A Rock in Your Shoe

I’m sure over the next few weeks you (whoever is reading this) will get tired of my talking about Charlie and the way I feel now and the way I felt when he was born and when he died.

It seems that the one year mark was by far the toughest. But this 5 year mark is in second place for the most painful. I have found myself talking about Charlie a LOT over the last couple of weeks. Mostly to people who might not know anything about him or our situation. I find myself “sharing” him with others now. Previously I wanted to keep him all to myself.

A little while after he died, a girl I volunteered with at the Ronald McDonald House shared her idea with me about the grieving process. She lost her 5 year old to Cancer a few years earlier so she had experience.

She said grieving was much like having a rock in your shoe.

And you can’t get it out. Can’t take the shoe off and shake it. It is there and always will be.

At first it cuts into your heel and ball of your foot causing you to bleed and be in pain. Then after a little while, you can wiggle it around and get it into a spot where you can’t feel it too much. But every now and then something will happen and make that rock get under the heel of your foot – causing you to bleed and be in pain. So you go through life with this rock in your shoe that sometimes causes you a lot of pain and sometimes is just “there”.

I thought that was very interesting at the time. And now I know that it is very true.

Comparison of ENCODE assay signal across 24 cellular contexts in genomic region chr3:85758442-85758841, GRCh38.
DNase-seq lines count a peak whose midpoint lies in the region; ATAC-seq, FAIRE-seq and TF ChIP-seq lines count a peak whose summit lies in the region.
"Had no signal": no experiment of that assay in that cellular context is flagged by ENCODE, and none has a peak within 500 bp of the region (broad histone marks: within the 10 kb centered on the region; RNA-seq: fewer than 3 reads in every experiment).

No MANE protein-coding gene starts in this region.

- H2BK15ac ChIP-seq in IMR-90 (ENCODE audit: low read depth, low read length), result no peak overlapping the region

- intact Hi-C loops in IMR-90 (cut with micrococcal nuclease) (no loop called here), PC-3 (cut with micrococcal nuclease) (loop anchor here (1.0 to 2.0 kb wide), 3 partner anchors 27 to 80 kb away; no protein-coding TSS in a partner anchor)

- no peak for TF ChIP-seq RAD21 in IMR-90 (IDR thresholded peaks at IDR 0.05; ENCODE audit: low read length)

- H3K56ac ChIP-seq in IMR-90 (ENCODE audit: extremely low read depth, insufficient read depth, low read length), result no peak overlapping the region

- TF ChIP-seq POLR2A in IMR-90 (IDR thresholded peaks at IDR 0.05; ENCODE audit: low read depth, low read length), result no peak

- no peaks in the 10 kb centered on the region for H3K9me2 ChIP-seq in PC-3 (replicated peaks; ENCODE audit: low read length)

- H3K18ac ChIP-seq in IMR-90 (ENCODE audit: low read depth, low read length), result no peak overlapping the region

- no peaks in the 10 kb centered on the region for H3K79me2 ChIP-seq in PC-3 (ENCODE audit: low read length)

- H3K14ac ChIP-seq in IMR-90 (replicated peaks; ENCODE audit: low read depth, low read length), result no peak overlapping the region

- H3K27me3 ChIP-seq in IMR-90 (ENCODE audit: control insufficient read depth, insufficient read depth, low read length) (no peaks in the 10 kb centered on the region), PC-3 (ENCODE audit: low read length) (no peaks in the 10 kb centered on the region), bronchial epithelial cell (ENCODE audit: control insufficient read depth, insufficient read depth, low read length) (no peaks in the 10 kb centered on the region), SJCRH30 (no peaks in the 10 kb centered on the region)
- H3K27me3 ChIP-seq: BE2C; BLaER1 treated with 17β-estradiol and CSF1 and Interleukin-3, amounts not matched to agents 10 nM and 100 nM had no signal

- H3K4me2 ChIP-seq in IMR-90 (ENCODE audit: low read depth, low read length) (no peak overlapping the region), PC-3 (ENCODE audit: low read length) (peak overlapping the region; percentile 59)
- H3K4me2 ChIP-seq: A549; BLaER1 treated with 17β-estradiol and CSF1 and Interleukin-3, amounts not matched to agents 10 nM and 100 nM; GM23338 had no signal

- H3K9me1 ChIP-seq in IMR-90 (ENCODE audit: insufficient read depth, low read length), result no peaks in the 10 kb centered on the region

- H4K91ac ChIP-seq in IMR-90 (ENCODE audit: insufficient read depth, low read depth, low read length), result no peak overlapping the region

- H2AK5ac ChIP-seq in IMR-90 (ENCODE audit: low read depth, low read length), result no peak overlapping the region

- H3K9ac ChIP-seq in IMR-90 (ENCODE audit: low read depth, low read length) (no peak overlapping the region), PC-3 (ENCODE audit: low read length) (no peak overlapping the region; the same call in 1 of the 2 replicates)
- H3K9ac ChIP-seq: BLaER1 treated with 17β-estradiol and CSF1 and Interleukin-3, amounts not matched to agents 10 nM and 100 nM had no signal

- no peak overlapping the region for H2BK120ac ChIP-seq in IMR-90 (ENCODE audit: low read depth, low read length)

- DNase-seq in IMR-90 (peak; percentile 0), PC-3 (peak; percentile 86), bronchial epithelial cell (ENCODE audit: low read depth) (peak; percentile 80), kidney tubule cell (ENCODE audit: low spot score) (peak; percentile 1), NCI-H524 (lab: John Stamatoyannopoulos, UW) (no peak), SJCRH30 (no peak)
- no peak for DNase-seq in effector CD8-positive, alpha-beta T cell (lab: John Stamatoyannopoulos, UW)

I attended a visitation for a friend’s stepdad tonight at the funeral home where Charlie was. I remember our visitation almost too vividly. I remember greeting hundreds of people (seriously, like 300) from locally and from places several hours away. It was very humbling. I have been in that room for various visitations over the last 5 years with very little pain. But tonight for some reason when I walked in the room, I felt physically ill. Like I might throw up. I remember feeling that way the first time I went in the church where we had his service (my home church…not the one we are members of) and that morning they just happened to have a baptism and sang “Jesus Loves Me”. Again, I felt physically ill.

You never know what is going to trigger one of those “Moments” and the moment might not make you cry and get all emotional or anything, but it puts a knot in your stomach and makes your hands shake and just makes you feel that rock in your shoe. But I’ll be able to wiggle it back out of the way and go for a little while until it decides to get under my heel again.

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  1. {{{{{HUGS}}}}} Jana! I think you’re an amazingly strong woman. Allowing yourself to feel and understand those moments of pain is important, I think. I will keep you in my thoughts during this painful time.

  2. Jana,I am so sorry for your loss. I read your post on the iVillage Parenting after Stillbirth/Infant Loss and decided to look at your blog. My first daughter, Grace, was stillborn three years ago. I agree with the rock in the shoe analogy, that pretty well sums it up.Take Care,Andrea

  3. I love you sweet Jana…


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